The Bells Are Ringing… Has the Fed Signaled the Market Top?

Phoenix Capital Research's picture

The bells are ringing for the markets, but few are noticing.


The primary driver of all stock prices for the last 5 years has been Fed intervention. The Fed is now actively tapering its QE programs. But more importantly, Fed officials are beginning to leak that the Fed is changing course with its policies.


To understand this, you first need to note that Fed officials are public officials as well as economists. What we mean by this is that when a Fed official speaks in public, their message is carefully crafted. Fed officials hedge their views and find ways of hinting at changes without ever outright saying anything too extreme.


In this sense, it’s important to read “between the lines” when Fed officials speak. With that in mind, we need to note that the Fed is beginning to hint at a potential exit strategy to its policies.


First off, Janet Yellen hints at an interest rate hike during a press conference. Now Philadelphia Fed President Charles Plosser is criticizing the Fed’s “interventionist” actions.


Over the past five years, the Fed and, dare I say, many other central banks have become much more interventionist. I do not think this is a particularly healthy state of affairs for central banks or our economies. The crisis in the U.S. has long passed. With a growing economy and the Fed's long-term asset purchases coming to an end, now is the time to contemplate restoring some semblance of normalcy to monetary policy.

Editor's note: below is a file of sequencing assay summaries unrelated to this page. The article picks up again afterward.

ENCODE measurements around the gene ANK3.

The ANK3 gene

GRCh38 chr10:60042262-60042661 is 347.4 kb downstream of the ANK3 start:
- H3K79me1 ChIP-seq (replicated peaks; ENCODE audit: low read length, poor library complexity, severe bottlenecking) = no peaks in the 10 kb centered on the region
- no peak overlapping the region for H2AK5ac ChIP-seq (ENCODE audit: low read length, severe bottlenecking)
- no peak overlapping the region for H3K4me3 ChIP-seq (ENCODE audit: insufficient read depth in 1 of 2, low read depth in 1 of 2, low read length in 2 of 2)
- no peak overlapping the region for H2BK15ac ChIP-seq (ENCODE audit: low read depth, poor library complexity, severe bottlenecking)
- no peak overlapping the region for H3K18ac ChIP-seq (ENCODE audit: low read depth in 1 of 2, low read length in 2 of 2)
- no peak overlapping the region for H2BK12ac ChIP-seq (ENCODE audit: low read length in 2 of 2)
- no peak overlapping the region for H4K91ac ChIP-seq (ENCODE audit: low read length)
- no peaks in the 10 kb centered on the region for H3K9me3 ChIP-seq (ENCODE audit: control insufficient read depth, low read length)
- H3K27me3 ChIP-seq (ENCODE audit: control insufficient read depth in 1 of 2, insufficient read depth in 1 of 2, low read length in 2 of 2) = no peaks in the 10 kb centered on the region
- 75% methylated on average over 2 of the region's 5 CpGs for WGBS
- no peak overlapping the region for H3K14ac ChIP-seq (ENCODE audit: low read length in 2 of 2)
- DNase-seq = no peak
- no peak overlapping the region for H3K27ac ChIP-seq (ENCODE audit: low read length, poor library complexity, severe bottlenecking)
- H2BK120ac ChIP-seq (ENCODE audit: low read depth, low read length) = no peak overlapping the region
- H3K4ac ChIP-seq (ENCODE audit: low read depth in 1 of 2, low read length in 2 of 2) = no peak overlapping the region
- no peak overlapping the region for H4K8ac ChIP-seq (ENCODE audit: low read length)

Source:  Philadelphia Fed.


The translation to this: the Philadelphia Fed is aware that the Fed is out of control and needs to back off.


Then we get Fed uber-dove Bill Dudley talking about “eventual interest rate increases.”


Federal Reserve Bank of New York President William Dudley said the pace of eventual interest rate increases “will probably be relatively slow,” depending on the economy’s progress and how financial markets react.


A “mild” response “might encourage a somewhat faster pace,” Dudley said today to the New York Association for Business Economics. “If bond yields were to move sharply higher,” on the other hand, “a more cautious approach might be warranted.”


Source: Businessweek.


This is Bill Dudley… the man who has claimed that QE is fantastic and that inflation is too low… now openly talking about when the Fed will begin hiking rates and how it will do so.


The writing is on the Wall. The Fed has reached Peak Intervention with its policies and is now shifting gears. This process will be gradual in nature, but the alleged “exit strategy” which the Fed has been avoiding for the last five years will begin looming on the horizon.


The question now is when the markets will take note of this.


This concludes this article. If you’re looking for the means of protecting yourself from what’s coming, you can pick up a FREE investment report titled Protect Your Portfolio at


This report outlines a number of strategies you can implement to prepare yourself and your loved ones from the coming market carnage.


Best Regards


Phoenix Capital Research




Comment viewing options

Select your preferred way to display the comments and click "Save settings" to activate your changes.
kevinfub's picture

Thank you for sharing this article. Very useful

Friv 2 | Kizi 1 | Yepi

disabledvet's picture

Bwhahahahahahaha. "fed rate hike imminent" talk!

Give me a break. Since when does fed care about the dollar let alone "price stability." This is all about the "dual mandate" and pretending that "it's all about the jobs" (when it's all about creating inflation.)

Move along.
The market will still correct no matter how many billion dollar helicopters the "fighting folks" demand.

g'kar's picture

How can there be a top when there is no bottom?

cobra1650's picture

just a continuation of the Kabuki Theater...all talk, jawboning, good cop, bad cop, "we should do the rational thing"...but it just keeps going on and on and in the fuck does it return to NORMALCY?

Only WAR spoils solve this problem.